The decision of the ruling Communist Party comes as President Xi Jinping nears the end of his first term. He will be formally elected to a second term at the annual meeting of China's parliament opening on March 5.
China's ruling Communist Party on Sunday set the stage for President Xi Jinping to stay in office indefinitely, with a proposal to remove a constitutional clause limiting presidential service to just two terms in office.
Xi, 64, is currently required by the country's constitution to step down as president after two five-year terms.
Nearing the end of his first term, he will be formally elected to a second at the annual meeting of China's parliament opening on March 5.
TRT World spoke to journalist Joel Flynn in Hong Kong for the latest.
There is no limit on his tenure as the party and military chief, though a maximum 10-year term is the norm.
He began his second term as head of the party and military in October at the end of a once-every-five-years party congress.
The announcement, carried by state news agency Xinhua, gave few details. It said the proposal had been made by the party's Central Committee, the largest of its elite ruling bodies. The proposal also covers the vice president position.
"The Communist Party of China Central Committee proposed to remove the expression that the President and Vice-President of the People's Republic of China 'shall serve no more than two consecutive terms' from the country's Constitution," Xinhua said.
Reform not likely to be blocked
The Central Committee also proposed inserting "Xi Jinping Thought on Socialism with Chinese Characteristics for a New Era" into the constitution, Xinhua said in a separate report, referring to Xi's guiding political thought that is already in the arguably more important Communist Party constitution.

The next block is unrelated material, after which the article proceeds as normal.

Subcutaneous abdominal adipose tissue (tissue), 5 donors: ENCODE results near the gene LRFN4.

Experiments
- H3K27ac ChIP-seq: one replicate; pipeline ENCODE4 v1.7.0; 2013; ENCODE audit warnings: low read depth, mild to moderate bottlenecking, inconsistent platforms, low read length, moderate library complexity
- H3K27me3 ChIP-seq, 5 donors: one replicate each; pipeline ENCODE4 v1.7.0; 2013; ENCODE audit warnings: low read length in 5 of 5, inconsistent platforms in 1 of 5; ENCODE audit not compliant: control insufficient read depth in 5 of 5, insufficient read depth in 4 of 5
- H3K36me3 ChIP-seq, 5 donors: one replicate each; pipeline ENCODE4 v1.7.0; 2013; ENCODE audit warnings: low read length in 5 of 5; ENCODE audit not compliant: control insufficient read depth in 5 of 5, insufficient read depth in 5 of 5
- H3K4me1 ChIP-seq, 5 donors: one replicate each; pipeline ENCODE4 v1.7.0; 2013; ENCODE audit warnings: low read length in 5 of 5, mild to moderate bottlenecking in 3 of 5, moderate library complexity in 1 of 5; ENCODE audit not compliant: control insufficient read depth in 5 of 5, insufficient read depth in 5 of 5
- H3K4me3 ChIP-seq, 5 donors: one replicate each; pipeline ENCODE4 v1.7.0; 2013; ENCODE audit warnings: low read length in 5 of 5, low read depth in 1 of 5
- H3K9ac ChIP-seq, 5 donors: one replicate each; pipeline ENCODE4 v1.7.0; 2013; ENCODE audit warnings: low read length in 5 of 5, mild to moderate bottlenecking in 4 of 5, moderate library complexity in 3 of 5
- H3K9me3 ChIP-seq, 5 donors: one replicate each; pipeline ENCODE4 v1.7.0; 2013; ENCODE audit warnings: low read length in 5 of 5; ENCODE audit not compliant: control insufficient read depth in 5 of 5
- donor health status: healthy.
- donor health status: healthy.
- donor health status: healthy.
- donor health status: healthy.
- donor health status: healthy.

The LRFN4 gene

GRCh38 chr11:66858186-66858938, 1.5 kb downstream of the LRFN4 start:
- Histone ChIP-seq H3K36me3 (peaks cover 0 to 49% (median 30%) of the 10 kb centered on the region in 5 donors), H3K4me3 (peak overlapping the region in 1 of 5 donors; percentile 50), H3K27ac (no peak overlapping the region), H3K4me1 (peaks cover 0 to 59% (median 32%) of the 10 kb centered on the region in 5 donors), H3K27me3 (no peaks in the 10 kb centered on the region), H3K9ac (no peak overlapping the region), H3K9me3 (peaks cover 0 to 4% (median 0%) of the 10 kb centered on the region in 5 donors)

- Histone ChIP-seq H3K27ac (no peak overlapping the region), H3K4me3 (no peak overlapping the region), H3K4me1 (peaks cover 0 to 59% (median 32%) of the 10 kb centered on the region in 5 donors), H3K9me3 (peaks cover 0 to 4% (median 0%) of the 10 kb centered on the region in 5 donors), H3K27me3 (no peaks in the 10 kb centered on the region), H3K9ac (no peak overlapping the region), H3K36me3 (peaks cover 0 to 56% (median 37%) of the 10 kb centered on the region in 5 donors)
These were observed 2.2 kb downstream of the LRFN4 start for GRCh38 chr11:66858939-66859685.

Constitutional reform needs to be approved by parliament. That is stacked with members chosen for their loyalty to the party, meaning the reform will not be blocked.
There has been persistent speculation that Xi wants to stay on in office past the customary two five-year terms.
One of his closest political allies, former top graft buster Wang Qishan, stepped down from the party's Standing Committee - the seven-man body that runs China - in October.
Aged 69, Wang had reached the age at which top officials tend to retire. But he has been chosen as a parliament delegate this year and is likely to become vice president, sources with ties to the leadership and diplomats say.
The move is significant because if Wang does not retire, that could set a precedent for Xi to stay on in power after he completes the traditional two terms in office.
However, the role of party chief is more senior than that of president.